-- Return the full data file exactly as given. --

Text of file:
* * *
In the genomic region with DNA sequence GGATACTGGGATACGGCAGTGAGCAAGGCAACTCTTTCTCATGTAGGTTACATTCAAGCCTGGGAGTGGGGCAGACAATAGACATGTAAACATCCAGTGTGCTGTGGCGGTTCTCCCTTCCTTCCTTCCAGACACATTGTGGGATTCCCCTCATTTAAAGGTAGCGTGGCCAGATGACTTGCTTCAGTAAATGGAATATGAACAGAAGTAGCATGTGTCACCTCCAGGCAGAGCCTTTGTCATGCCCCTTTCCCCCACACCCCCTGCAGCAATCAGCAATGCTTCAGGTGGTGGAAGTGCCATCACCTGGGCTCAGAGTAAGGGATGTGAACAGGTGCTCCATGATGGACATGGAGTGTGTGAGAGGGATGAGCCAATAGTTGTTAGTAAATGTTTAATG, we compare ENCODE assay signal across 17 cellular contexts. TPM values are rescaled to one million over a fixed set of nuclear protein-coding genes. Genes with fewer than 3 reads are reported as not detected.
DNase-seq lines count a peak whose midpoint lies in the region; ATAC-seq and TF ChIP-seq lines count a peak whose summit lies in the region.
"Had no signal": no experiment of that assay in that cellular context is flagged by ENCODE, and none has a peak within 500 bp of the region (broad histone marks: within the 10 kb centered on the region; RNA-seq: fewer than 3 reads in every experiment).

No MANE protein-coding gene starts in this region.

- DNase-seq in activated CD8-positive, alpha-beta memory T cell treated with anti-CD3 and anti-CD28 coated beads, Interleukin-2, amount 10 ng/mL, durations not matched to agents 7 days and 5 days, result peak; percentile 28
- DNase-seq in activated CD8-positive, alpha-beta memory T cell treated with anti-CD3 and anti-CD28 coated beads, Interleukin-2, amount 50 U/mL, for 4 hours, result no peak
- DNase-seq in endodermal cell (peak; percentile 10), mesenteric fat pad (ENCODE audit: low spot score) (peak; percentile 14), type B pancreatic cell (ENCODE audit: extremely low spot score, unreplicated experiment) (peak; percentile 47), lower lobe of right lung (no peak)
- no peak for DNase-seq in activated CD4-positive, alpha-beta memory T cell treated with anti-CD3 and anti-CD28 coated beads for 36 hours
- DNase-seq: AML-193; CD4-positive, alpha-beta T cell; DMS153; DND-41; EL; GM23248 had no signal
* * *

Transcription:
In the genomic region with DNA sequence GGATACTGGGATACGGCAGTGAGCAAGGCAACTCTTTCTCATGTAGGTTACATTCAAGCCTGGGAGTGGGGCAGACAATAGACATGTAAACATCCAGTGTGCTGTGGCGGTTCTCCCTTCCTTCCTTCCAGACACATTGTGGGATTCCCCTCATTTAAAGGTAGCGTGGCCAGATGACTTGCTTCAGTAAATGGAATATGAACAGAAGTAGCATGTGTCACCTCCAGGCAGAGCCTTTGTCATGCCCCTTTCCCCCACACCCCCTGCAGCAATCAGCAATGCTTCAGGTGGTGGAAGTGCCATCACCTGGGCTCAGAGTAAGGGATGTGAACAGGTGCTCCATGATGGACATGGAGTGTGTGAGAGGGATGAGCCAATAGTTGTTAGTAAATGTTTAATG, we compare ENCODE assay signal across 17 cellular contexts. TPM values are rescaled to one million over a fixed set of nuclear protein-coding genes. Genes with fewer than 3 reads are reported as not detected.
DNase-seq lines count a peak whose midpoint lies in the region; ATAC-seq and TF ChIP-seq lines count a peak whose summit lies in the region.
"Had no signal": no experiment of that assay in that cellular context is flagged by ENCODE, and none has a peak within 500 bp of the region (broad histone marks: within the 10 kb centered on the region; RNA-seq: fewer than 3 reads in every experiment).

No MANE protein-coding gene starts in this region.

- DNase-seq in activated CD8-positive, alpha-beta memory T cell treated with anti-CD3 and anti-CD28 coated beads, Interleukin-2, amount 10 ng/mL, durations not matched to agents 7 days and 5 days, result peak; percentile 28
- DNase-seq in activated CD8-positive, alpha-beta memory T cell treated with anti-CD3 and anti-CD28 coated beads, Interleukin-2, amount 50 U/mL, for 4 hours, result no peak
- DNase-seq in endodermal cell (peak; percentile 10), mesenteric fat pad (ENCODE audit: low spot score) (peak; percentile 14), type B pancreatic cell (ENCODE audit: extremely low spot score, unreplicated experiment) (peak; percentile 47), lower lobe of right lung (no peak)
- no peak for DNase-seq in activated CD4-positive, alpha-beta memory T cell treated with anti-CD3 and anti-CD28 coated beads for 36 hours
- DNase-seq: AML-193; CD4-positive, alpha-beta T cell; DMS153; DND-41; EL; GM23248 had no signal